East India Marine Hall is a museum building in Salem, Mass constructed by the East India Marine Society in 1825. The hall was constructed to house the society’s collection of maritime artifacts from around the world.
The East India Marine Society, established in 1799, was an organization of Salem captains and supercargoes who had sailed beyond either the Cape of Good Hope or Cape Horn.
When the society was founded, its charter stated that the society would establish a “cabinet of natural and artificial curiosities,” which is essentially a museum. The society’s members donated a large collection of objects from the northwest coast of America, Asia, Africa, Oceania, India and elsewhere.
The collection grew rapidly and by 1821 it included 2,269 artifacts and 10 years later it had grown to 4,299 artifacts.
The society was originally located in a building at the corner of Essex and Washington Streets but its rapidly growing collection forced it to move to a bank building on Essex Street in 1804.
Finally, in 1824, the society began construction on the East India Marine Hall on Essex Street, which became known as the East India Museum, and the building was formally dedicated during a ceremony on October 14, 1825, which President John Quincy Adams attended.
The museum shared the building with the Asiatic Bank (a bank formed to help finance the Maritime Trade), the Oriental Insurance Company, and the U. S. Post Office, which all occupied commercial space on the ground floor. The second floor consisted of the society’s great hall where it displayed it vast collection of artifacts.
The East India Marine Hall was designed by architect Thomas Waldron Sumner and is a two-story, Greek Revival-style building. It features a pitched roof, a granite facade, seven bays with arched windows on the second floor and rectangular windows on the first floor.
It also features a pediment gable with a round window and the name of the building is engraved in a granite panel just below the cornice.
In 1848, the East India Marine Society merged with the Essex County Natural History Society to form the Essex Institute. This merger brought together two extensive collections including ethnological objects, natural specimens, books and historical memorabilia related to Essex County in Massachusetts.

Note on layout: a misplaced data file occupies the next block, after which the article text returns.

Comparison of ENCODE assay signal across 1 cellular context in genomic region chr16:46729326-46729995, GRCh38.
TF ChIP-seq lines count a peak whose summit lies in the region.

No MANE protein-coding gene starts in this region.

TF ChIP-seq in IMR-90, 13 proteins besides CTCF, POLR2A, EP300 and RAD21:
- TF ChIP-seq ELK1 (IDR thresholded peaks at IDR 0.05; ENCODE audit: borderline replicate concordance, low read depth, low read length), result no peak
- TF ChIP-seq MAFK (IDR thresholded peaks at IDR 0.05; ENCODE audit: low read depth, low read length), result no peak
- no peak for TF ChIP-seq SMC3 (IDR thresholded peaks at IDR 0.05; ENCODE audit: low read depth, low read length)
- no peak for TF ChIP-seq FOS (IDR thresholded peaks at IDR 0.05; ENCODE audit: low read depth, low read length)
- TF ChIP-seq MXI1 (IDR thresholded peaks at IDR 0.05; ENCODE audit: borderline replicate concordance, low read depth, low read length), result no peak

Salem’s maritime industry steadily declined throughout the 19th century and by 1850 it had shrunk so much that the society had difficulty finding members and considered selling off some of its artifacts to raise money.
In 1867, George Peabody, a wealthy expat, established a trust fund of $140,000 to purchase the museum’s collection and changed the museum’s name to the Peabody Academy of Science.
In 1867-69, the building was extensively remodeled and the first floor was converted into large front and rear exhibit rooms separated by a corridor and stairhall that ran across the building.
The doors on the front of the building were closed off and new formal entrances were constructed on both sides of the building. The great hall on the second floor was extensively renovated as well, losing much of its original architectural detail in the process, although it retained its original shape.
In 1885/86, the Academy Hall was constructed on the southeast corner of the building and was designed by architects Scone, Carpenter, and Willson of Providence, Rhode Island.
In 1904, the first floor was converted into museum space and a west side corridor entrance was constructed. In 1906, Weld Hall was built behind Academy Hall and was designed by architects Peabody and Stearns of Boston.
Also in 1906, the museum acquired a massive 4,450-pound hand-forged anchor, which was forged sometime between 1790 and 1812 for an unknown vessel, and put it on display in front of the building where it still stands today.
In 1952/53, additional gallery space was constructed and was designed by architect Andrew Hepburn.
In 1959 and 1961, Boston architect Philip W. Bourne designed the library wing and the
Crowninshield Room in the Colonial Revival style.
In 1965, East India Marine Hall was designated a National Historic Landmark and was added to the National Register of Historic Places in 1966.
In 1974/75, architects Bourne and Stahl, Bennett of Boston, designed the new Ernest S. Dodge wing, which is a granite-faced contemporary (Brutalist)-style building.
In 2003, the Peabody Essex Museum constructed a massive new wing of the museum, which was designed by architect Moshe Safdie, that now serves as the museum’s main entrance.
The East India Marine Hall is now used to host private events and houses some of the museum’s earliest artifacts as well as temporary art installations.
The East India Marine Hall is also now a stop on the Salem Heritage Trail.
“Historic Building Detail: SAL.2473 Peabody Museum of Salem – East India Marine Hall.” MACRIS, Massachusetts Cultural Resource Information System, Massachusetts Historical Commission, mhc-macris.net/#!/details?mhcid=SAL.2473
“East India Marine Hall.” Peabody Essex Museum, pem.org/visit/historic-houses/pem-walks/east-india-marine-hall
Luca, Dustin. “Anchor returns to museum.” Salem News, 16 Sept. 2019, salemnews.com/news/local_news/anchor-returns-to-museum/article_908b73d3-c2bb-57f4-aeef-459fc288a70d.html
“Peabody Essex Museum is the oldest museum in the country.” Town & Country Magazine, 22 Sept. 2019, townandcountrymag.com/the-scene/parties/g29343119/peabody-essex-museum-2019/
“Museum History.” Peabody Essex Museum, pem.org/about-pem/museum-history